The second principle to teach children is that we must not only forgive, but we must forgive from the heart. When a student has been wronged by another student, Christian teachers ought to teach the children more than just “I’m sorry” and “I forgive you.” It is too easy to spit these phrases out just for the satisfaction of our parents and teachers, and not because we really mean them. “If we forgive from the heart, that is, if Divine mercy flows through our heart to our fellow servants that sin against us, we will receive greater mercy” (Vos, 376).
Forgiving from the heart entails that the sin is dismissed and not held against the sinner. This is a demonstration of God’s love in us; if God held our sins against us, we could have no hope of life eternal. As Hebrews 8:12 teaches, God “will be merciful to [our] unrighteousness. and [our] sins and iniquities will [He] remember no more.” Likewise, truly forgiving our neighbor means that we do not hold grudges. We do not refuse to speak to the person for days on end. We do not speak badly of the person or refuse to have contact with them. Only by the grace of God can teachers and students see the mercy of God toward their own sins, and thereby extend mercy to our neighbors.
The third principle that godly teachers need to demonstrate to their students has to do with Christ’s command to love our neighbors as ourselves. If a brother has sinned against us and we have forgiven him, we may not just stop at that. No. Because we may not hold grudges, we are to go the opposite direction and serve our neighbor. A wonderful reminder of this is found in Galatians 5:13-14, which states, “…use not liberty for an occasion to the flesh, but by love serve one another. For all the law is fulfilled in one word, even this; Thou shalt love thy neighbor as thyself.” Not only must students be taught to forgive from the heart, but also, they need to serve each other—even if this involves actions as simple as sharing a glue stick, answering a question, or holding the door open.
In order to love and serve the neighbor, our covenant children must also learn from early on that they must not go around looking for faults in their neighbor. It is so easy for our human natures to see the shortcomings in others and not ourselves. Rather than running to tattle-tale to the teacher what so-and-so did, even children need to be taught to first look at the beam in their own eye. As Galatians 6:1-3 puts it, “Brethren, if a man be overtaken in a fault, ye which are spiritual, restore such an one in the spirit of meekness; considering thyself, lest thou also be tempted. Bear ye one another’s burdens, and so fulfil the law of Christ. For if a man think himself to be something, when he is nothing, he deceiveth himself.”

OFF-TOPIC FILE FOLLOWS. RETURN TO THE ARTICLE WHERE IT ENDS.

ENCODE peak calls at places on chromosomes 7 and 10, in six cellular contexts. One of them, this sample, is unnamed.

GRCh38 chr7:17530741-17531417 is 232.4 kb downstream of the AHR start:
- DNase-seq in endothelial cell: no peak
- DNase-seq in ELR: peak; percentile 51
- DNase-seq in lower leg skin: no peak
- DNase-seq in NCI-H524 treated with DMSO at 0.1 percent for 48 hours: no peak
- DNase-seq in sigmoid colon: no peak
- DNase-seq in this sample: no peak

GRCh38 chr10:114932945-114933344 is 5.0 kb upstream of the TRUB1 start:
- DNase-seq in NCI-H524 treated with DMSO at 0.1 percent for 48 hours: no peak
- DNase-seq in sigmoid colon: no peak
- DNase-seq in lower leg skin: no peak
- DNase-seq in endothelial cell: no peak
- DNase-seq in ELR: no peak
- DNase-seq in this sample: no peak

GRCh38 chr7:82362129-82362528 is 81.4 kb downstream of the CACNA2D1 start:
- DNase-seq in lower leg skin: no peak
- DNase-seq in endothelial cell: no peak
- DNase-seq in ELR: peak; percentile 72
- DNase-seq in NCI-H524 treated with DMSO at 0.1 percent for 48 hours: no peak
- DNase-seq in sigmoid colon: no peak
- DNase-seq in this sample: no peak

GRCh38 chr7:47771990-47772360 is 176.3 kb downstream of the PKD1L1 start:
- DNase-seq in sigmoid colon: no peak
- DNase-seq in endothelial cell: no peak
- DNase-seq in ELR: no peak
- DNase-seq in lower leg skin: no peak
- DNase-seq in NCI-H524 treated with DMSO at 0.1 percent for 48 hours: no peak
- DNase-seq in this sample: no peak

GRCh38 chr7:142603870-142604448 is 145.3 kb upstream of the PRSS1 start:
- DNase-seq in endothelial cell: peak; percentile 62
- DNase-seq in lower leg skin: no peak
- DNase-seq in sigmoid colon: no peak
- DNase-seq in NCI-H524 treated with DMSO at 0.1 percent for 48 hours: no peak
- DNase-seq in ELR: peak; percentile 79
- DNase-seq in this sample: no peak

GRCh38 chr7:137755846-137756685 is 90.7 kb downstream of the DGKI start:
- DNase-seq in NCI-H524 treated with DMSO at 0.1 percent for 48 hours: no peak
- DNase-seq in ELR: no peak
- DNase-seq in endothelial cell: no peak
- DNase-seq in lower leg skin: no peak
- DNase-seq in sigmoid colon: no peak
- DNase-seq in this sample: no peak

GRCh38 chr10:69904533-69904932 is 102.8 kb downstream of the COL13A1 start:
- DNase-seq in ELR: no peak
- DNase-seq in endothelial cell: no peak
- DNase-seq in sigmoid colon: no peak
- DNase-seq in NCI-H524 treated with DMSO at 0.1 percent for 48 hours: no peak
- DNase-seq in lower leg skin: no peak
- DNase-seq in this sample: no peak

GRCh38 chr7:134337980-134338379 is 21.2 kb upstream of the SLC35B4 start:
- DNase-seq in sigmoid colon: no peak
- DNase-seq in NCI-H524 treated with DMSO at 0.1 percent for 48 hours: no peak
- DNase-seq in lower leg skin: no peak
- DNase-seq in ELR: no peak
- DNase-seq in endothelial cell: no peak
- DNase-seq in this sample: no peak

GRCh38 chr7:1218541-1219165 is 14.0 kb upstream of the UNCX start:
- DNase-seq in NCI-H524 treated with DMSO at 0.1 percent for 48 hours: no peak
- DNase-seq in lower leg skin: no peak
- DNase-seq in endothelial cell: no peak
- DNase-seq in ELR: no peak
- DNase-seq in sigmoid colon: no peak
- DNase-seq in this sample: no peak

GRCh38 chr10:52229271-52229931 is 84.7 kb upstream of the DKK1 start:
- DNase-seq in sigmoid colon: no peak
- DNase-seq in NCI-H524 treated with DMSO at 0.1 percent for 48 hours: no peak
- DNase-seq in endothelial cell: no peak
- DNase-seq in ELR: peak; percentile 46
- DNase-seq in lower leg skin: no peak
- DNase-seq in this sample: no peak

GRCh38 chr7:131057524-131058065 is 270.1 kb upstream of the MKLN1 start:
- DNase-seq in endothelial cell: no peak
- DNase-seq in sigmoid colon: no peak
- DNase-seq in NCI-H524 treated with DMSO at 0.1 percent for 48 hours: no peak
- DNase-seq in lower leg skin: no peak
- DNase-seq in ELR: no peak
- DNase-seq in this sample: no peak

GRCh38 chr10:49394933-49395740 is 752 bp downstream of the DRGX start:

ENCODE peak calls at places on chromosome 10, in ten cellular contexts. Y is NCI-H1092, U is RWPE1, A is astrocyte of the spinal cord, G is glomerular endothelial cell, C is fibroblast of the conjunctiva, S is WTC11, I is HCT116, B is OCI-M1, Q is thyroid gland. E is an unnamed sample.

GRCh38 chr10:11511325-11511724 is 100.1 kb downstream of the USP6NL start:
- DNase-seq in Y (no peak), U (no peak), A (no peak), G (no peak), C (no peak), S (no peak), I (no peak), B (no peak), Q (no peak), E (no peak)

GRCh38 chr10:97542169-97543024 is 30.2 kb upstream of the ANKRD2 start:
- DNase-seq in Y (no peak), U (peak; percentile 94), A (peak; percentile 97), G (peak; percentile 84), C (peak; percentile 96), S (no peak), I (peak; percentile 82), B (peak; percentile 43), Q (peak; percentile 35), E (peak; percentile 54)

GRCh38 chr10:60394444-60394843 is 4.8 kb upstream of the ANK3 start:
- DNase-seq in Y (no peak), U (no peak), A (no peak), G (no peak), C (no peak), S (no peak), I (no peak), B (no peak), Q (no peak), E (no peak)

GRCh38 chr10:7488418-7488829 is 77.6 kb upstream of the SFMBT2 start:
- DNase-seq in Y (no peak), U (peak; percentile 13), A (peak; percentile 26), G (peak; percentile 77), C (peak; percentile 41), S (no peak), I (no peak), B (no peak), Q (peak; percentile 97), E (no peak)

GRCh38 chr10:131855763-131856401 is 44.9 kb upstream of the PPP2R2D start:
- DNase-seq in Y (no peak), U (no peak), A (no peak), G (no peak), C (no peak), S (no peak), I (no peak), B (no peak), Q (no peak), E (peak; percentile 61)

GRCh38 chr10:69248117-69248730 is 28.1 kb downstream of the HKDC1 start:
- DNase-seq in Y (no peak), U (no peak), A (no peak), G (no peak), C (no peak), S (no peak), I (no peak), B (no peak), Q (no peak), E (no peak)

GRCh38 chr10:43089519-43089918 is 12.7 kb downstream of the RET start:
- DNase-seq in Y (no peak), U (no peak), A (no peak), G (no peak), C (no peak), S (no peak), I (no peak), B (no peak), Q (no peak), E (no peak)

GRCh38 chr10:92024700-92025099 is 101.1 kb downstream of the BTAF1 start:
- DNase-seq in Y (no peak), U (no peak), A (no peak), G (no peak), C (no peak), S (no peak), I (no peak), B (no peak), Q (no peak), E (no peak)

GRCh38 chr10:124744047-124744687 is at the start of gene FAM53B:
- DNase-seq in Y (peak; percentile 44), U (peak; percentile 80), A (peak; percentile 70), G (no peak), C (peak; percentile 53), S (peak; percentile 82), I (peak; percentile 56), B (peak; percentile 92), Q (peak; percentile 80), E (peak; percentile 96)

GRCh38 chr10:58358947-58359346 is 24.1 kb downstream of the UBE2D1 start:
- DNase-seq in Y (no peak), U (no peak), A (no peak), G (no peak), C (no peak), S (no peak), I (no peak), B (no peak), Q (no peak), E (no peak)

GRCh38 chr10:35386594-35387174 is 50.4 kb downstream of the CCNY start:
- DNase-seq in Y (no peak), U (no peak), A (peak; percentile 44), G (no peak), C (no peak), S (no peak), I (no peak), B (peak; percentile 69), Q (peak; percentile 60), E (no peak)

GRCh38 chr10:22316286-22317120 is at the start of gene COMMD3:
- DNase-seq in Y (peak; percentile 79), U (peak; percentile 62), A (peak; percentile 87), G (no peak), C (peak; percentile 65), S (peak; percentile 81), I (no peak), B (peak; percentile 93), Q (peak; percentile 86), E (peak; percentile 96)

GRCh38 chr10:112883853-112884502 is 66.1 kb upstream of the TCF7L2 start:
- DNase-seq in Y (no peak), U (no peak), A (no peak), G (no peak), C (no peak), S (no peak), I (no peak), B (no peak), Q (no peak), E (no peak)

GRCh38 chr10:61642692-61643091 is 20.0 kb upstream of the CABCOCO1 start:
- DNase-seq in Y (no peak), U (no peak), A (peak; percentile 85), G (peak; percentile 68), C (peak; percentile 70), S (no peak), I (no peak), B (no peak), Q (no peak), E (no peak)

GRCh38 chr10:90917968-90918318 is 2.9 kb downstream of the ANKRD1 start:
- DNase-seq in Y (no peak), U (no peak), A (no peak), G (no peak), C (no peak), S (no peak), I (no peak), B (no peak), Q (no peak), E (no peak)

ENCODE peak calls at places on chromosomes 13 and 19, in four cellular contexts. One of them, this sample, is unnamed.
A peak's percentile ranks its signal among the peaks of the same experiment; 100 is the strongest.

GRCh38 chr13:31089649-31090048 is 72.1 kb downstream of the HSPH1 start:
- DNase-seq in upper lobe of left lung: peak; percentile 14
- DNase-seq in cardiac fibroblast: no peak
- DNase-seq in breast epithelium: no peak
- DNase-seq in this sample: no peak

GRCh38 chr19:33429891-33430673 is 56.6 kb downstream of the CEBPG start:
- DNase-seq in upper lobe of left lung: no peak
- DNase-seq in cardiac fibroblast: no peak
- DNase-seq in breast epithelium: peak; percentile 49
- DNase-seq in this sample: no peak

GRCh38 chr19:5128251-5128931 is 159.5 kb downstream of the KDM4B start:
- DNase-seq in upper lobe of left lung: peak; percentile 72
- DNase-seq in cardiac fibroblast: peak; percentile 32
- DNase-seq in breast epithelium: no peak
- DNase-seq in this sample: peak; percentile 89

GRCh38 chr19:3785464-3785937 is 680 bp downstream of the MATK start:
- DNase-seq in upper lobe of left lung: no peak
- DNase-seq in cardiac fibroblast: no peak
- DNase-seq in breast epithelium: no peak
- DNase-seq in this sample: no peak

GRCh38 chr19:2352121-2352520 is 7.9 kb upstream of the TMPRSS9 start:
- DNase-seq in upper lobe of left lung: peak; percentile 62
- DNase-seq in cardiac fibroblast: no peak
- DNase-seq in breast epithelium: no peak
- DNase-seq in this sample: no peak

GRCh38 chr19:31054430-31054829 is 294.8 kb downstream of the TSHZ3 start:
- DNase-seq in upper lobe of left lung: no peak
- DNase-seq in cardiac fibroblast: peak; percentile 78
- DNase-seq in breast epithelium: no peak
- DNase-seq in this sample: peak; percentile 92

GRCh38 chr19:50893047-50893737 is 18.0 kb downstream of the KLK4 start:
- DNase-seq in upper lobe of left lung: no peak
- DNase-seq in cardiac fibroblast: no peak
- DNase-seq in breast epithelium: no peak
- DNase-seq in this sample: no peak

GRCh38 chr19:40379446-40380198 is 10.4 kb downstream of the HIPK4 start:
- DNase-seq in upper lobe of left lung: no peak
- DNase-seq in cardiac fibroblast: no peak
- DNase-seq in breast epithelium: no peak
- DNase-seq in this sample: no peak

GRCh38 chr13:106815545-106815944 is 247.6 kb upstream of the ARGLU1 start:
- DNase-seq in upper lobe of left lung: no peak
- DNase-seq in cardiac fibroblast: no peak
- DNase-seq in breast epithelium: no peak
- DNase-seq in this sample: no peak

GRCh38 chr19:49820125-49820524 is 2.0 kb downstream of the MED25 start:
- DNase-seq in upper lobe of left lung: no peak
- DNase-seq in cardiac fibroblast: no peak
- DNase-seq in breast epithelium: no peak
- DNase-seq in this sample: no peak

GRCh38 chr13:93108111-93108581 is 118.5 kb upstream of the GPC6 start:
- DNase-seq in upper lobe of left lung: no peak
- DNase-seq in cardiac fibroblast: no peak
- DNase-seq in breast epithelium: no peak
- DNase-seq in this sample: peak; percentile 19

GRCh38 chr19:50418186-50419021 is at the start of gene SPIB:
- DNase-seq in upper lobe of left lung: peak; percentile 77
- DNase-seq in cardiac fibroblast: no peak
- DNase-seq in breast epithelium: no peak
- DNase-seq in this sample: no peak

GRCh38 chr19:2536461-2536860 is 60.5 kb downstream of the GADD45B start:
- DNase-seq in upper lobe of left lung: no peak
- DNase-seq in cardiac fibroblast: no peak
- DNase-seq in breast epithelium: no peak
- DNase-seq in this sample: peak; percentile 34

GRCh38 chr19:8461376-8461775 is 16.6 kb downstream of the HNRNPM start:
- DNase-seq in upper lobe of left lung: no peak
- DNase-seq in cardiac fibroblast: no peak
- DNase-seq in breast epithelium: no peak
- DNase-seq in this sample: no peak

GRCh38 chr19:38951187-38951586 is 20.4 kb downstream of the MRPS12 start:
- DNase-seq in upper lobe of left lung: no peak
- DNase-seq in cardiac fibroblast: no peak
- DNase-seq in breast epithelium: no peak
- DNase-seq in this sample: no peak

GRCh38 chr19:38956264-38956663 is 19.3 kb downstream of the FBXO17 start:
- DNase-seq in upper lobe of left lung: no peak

The importance of Christian schools and teachers can not be emphasized enough. As Prof. Engelsma wrote, “The activity of rearing covenant children in the nurture and admonition of Christ is only done by means of Scripture” (Engelsma, 22). Because depravity exists in teachers and students, it is necessary for teachers to rely on God’s infallible Word as the only guide for faith and life. This means that when a student of mine has been sinned against by another, I will not just make the offender put his/her head down or write lines. I will teach the children to forgive each other willingly, and from the heart, as God has so willingly forgiven us. I recognize that I myself am weak and sinful; therefore, by daily prayer I will seek God’s mercy to carry out His task of instructing the covenant youth. And only in prayer will I rest assured of God’s forgiveness when I have not done so properly.
Boerkoel, A. C. “Christian Discipline.” The Standard Bearer 12: 471-475.
The Canons of Dordrecht.
Engelsma, David. Reformed Education. Grandville, MI: Reformed Free Publishing Association, 2000.
The Heidelberg Catechism.
The Holy Bible. King James Version. Grand Rapids. MI: Zondervan Publishing House, 1994.
Vos, G. “Forgiven.” The Standard Bearer, 11: 375-376.